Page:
How Group Health Insurance Covers Offered By Banks Work


With COVID-19 playing spoilsport, it was time for a revelation for many people, especially employees, that they need health insurance to protect their employees. While the group health insurance market is primarily dominated by private and big public players, many customers, especially those who do not have age on their side, prefer these policies from banks. So, banks have started offering customised health insurance plans for their customers. In addition, most banking bodies have partnered with a popular insurance provider to provide these policies.

While some offer it complimentary to their customers, others need you to pay for activation and renewal. If you are looking to buy a new group health insurance and want to do so from a bank, this article will help you understand how it works and provide you with more insights to help you make a well-informed decision.

What is group health insurance?

A group health insurance plan provides coverage to a group of people, typically belonging to the same family or organisation. Given that they cater to multiple people and the insurer’s risk is spread, these tend to be cheaper than individual health insurance.

Types of groups

When it comes to group insurance plans, there are two primary types of groups for which they are available:

  • Formal group: In most cases, it is the work-based group, such as an employer-employee group, where all people covered by a policy work for the same employer. Here, the employer purchased the plan, and they make it available to all their critical employees at no cost or nominal cost.
  • Informal group: It refers to a group of people who belong to the same cultural association or society and have a bank account, each in the same bank. Here, the group is represented by an administrator or a group leader. The bank is happy to offer a customised plan that can cater to the health insurance of these individuals to the group admin.

How do they work?

In most cases, group insurance plans are purchased by organisations for their employees or in a joint family situation. Here, there are several plans that the insurer offers for groups to benefit from. So, a group admin or head chooses from the plethora of options on offer. But when it comes to banks, the plans are not as diverse compared to other major private and public insurance providers.

In the case of employer-employee insurance, the cost is borne majorly by the organisation, while the employees can be asked to contribute a percentage of the total premium outflow. The policy members are given the option to accept or decline the coverage, and the plan can often be extended to their dependents free of cost.

Banks can also offer basic and advanced group plans. Those who choose the latter will get more benefits, albeit at a higher premium requirement.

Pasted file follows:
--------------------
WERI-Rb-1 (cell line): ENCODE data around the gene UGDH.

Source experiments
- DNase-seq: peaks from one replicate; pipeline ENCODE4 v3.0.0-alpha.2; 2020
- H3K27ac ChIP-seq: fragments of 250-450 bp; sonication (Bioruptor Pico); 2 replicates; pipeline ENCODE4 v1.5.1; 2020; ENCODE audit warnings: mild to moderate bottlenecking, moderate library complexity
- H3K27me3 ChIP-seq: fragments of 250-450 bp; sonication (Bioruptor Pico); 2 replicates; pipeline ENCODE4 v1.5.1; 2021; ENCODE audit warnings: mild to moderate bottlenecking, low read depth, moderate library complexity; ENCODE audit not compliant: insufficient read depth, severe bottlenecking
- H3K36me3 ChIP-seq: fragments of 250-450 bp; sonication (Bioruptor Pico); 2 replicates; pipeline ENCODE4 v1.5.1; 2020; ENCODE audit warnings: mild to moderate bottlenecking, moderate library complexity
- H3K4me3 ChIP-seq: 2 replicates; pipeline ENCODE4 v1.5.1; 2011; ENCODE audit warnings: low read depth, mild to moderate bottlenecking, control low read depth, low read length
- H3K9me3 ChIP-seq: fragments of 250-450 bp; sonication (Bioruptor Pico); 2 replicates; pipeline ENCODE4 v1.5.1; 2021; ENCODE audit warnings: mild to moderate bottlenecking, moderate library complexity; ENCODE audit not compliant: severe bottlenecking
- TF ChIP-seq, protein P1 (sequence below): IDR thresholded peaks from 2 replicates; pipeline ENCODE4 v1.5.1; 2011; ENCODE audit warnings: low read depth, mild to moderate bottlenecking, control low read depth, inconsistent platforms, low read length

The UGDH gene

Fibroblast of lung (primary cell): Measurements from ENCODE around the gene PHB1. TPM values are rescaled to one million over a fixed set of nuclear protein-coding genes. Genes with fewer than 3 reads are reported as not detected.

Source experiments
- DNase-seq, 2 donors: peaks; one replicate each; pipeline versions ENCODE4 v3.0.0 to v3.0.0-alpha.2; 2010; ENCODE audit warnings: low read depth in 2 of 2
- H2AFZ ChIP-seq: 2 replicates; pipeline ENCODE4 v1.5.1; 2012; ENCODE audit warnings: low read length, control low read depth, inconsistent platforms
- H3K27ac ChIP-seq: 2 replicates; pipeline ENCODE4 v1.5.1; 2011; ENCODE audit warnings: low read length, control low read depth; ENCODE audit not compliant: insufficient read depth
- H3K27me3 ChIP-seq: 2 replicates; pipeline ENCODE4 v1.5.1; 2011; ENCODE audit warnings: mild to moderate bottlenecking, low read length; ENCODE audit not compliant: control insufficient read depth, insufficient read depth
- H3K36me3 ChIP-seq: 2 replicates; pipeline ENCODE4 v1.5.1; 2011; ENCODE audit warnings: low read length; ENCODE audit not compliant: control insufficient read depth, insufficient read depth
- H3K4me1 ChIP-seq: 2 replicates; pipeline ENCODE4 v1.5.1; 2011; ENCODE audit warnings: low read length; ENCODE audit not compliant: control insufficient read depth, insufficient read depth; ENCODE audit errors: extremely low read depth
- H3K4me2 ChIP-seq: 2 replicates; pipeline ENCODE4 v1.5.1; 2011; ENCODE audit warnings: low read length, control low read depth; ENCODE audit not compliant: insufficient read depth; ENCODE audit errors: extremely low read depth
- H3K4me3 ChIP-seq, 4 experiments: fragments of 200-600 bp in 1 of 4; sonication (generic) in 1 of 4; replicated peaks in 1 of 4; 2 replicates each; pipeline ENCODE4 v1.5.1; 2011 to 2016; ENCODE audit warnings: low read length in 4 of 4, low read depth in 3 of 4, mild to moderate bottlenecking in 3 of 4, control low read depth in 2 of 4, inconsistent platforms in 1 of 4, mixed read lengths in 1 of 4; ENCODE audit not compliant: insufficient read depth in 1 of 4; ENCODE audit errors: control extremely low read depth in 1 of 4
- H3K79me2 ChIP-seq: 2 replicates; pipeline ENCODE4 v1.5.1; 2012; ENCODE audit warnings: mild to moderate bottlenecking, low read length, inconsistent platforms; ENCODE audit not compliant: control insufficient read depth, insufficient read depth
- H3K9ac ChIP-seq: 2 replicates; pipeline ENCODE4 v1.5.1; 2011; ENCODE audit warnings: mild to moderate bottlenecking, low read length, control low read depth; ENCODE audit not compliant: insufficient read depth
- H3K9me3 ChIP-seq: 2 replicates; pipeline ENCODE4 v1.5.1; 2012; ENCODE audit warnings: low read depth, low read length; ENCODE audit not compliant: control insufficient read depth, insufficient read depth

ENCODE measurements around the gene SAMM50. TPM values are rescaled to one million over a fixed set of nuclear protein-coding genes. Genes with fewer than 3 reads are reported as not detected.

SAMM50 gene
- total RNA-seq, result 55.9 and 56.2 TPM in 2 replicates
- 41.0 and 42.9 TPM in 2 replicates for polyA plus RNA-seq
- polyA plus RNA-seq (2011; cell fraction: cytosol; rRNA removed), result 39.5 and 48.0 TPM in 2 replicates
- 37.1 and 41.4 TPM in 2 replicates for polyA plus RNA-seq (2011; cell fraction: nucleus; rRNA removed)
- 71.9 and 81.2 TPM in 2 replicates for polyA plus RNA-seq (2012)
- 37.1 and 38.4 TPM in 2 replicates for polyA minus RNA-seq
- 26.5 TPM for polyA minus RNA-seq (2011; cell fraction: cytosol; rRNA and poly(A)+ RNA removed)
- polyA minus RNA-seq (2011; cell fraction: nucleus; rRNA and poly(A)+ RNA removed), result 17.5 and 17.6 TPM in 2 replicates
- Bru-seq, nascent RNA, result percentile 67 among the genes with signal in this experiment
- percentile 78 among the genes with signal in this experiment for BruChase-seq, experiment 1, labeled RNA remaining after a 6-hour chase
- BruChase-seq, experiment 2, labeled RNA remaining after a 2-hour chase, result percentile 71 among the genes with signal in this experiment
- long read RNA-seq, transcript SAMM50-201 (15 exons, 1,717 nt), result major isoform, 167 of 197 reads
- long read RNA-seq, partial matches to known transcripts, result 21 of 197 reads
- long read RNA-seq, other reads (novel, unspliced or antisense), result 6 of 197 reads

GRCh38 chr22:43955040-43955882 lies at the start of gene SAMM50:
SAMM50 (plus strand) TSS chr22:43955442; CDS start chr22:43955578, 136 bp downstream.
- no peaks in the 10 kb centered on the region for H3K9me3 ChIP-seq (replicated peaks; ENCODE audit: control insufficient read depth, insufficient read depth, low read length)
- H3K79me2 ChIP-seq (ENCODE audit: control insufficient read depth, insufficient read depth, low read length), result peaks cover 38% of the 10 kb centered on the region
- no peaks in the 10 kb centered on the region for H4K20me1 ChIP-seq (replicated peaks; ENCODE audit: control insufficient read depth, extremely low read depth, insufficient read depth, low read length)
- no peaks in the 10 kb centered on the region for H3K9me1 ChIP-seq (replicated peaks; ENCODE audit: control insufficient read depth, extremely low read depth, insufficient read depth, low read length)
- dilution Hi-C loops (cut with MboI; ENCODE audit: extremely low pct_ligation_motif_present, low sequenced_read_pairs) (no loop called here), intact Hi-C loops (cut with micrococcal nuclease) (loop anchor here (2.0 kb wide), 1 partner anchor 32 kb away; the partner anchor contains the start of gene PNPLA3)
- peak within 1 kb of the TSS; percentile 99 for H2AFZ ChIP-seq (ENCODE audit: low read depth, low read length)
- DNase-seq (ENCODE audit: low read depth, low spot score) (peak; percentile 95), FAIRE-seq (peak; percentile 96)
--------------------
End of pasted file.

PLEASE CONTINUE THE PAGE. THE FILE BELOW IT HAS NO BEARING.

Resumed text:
Do banks provide a free look period?

Group insurance plans from banks work like policies from any other provider. Here, the banking organisations provide a free look period of 15 days to allow the insured to review the terms and conditions of the policy. If they are dissatisfied with what is on offer, they may request to return the policy. In such cases, they will receive a pro-rata refund of the premium paid after deducting medical tests, stamp duty charges, and others.

What about the waiting period?

The waiting period is also similar to group plans provided by other insurance providers. In most cases, the waiting period is limited to 30 days for general sickness, whereas it can be different based on specific diseases/conditions.

Why choose group insurance plans from banks?

  • Lower premium outflow

Group insurance premiums are already lower because they spread the risk for the insurer. The premium is further reduced when you get it from a banking organisation, making it a cost-efficient option

  • Section 80D benefit

Taxpayers who have availed a group insurance plan can benefit from the deduction against premium payment under Section 80D of Chapter VIA to reduce the overall tax outflow.

  • No waiting period for pre-existing conditions

In some cases, these plans also cover pre-existing conditions from the first day of policy activation because the insured already has an account with the bank.

  • No need for a pre-policy medical checkups

Given the insured has an existing relationship with the bank, they rarely require pre-policy medical checkups to activate the policy.

To wrap up

There is no doubt that customers get better prices when choosing group health insurance from banks, but there is a catch. The waiting period for these policies is significantly different from the usual group plans offered by mainstream players. In addition, banks often merge or stop partnering with a specific provider, which raises questions regarding who will pay for the claims against the existing policies.

These propel users to buy regular insurance plans rather than buy them from banks. If you lack options, make sure you know the exact terms before making the premium payment.

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